The churches that are not segregated seem to have applied some thought to their music ministries, and I’m not talking about spending time in practice or thinking about song selection.
A church could commit many dollars and man hours to a music ministry and still find that it does not meet the needs of the community they serve.
A performance by Chris Tomlin, that fuses hymnal type lyrics, with a gospel twist and a contemporary sound. This isn’t the perfect example, but it’s proof that there are ways to include everyone instead of separating them.
Every church should have a vision for how they will run. It’s unlikely that most churches will publicly say they are actively trying to be segregated. So if the vision of the church, at least in part, is to reach out to all that would come, shouldn’t they determine who that is and try and meet those needs?
If a church lacks a youth culture, is it because they haven't grown one? If a church desires black people, why do they only play music for old white people?
Let’s just be real for a moment. These are just the little things that we can do to serve the community that we're trying to touch, but if we want to be the same way we've always been, then never doing anything different is the way to go.
Jesus shows us that wherever He goes change follows. If Jesus is present in our churches, change will be evident in them as well. Our music ministries should be living things growing and changing in new ways as needed.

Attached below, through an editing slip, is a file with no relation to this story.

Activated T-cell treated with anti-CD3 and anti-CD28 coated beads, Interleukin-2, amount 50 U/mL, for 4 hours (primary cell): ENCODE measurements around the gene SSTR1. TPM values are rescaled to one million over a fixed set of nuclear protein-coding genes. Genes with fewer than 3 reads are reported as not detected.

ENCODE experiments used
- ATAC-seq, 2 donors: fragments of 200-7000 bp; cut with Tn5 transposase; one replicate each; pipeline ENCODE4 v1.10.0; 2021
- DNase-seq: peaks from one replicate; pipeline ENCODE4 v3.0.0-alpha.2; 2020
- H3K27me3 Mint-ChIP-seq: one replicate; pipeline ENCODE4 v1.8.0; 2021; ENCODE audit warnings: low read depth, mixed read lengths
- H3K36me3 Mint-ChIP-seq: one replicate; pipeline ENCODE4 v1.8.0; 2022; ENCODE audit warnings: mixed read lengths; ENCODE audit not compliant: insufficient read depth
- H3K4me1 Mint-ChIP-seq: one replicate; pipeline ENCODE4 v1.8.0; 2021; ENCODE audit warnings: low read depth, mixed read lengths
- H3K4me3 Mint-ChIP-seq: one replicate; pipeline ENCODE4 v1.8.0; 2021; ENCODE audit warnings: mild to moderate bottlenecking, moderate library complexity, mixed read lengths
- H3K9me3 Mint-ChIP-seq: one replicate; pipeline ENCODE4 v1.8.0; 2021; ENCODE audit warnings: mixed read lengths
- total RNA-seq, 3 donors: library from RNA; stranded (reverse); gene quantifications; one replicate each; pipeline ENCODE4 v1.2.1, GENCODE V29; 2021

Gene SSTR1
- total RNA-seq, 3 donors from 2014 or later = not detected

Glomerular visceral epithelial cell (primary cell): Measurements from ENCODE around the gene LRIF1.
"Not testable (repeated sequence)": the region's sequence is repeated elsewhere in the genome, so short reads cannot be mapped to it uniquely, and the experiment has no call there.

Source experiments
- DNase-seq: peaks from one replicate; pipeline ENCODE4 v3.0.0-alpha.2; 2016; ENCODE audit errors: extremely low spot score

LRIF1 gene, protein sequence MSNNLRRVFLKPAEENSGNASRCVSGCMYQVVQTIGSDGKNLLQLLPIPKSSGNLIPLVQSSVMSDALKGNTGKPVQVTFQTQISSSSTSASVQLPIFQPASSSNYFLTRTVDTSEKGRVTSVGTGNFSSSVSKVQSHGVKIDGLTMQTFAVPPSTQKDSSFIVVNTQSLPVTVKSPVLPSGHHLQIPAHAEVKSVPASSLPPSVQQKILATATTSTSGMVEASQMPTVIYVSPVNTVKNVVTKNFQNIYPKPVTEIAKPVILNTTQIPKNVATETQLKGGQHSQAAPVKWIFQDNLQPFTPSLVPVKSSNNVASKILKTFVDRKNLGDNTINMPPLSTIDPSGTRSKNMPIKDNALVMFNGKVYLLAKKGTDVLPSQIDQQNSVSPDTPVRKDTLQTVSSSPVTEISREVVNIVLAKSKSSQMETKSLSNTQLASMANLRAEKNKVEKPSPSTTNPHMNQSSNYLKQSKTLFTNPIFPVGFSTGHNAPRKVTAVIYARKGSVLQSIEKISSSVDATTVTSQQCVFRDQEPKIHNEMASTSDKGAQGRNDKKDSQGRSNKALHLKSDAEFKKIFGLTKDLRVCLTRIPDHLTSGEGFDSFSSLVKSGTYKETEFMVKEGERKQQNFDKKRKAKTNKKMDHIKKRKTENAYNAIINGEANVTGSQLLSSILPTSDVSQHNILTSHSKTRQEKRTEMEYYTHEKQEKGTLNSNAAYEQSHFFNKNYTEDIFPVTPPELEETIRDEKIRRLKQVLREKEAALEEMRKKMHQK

The churches that experience real growth today have found a way to adapt the music ministry presentation to fit community needs -- regardless of what type of music that is. People go to churches that find ways to meet the needs of the community because they feel loved and know they are able to worship in authentic ways.
The type of music, and the intentional choices a church makes to present that music ministry, has a mighty result on which side of the segregated fence it sits on.
Should a church be surprised when they present praise and worship that speaks only to the heart of one type of people group and they only have one type of people coming to their church?
Evangelism isn't about just sharing the gospel with people that we meet, but it's also about meeting them how they are, where they are.
I know what you may be thinking, “So John, then tell us what the best type of worship music is that will magically bring in people of all color to our services.” I can’t. The truth is that the type of music in the church can, and always will, change. It’s not about the what type of music is, it’s about the how the music is presented. Our communities have needs and our churches have needs. The goal is to get those needs together.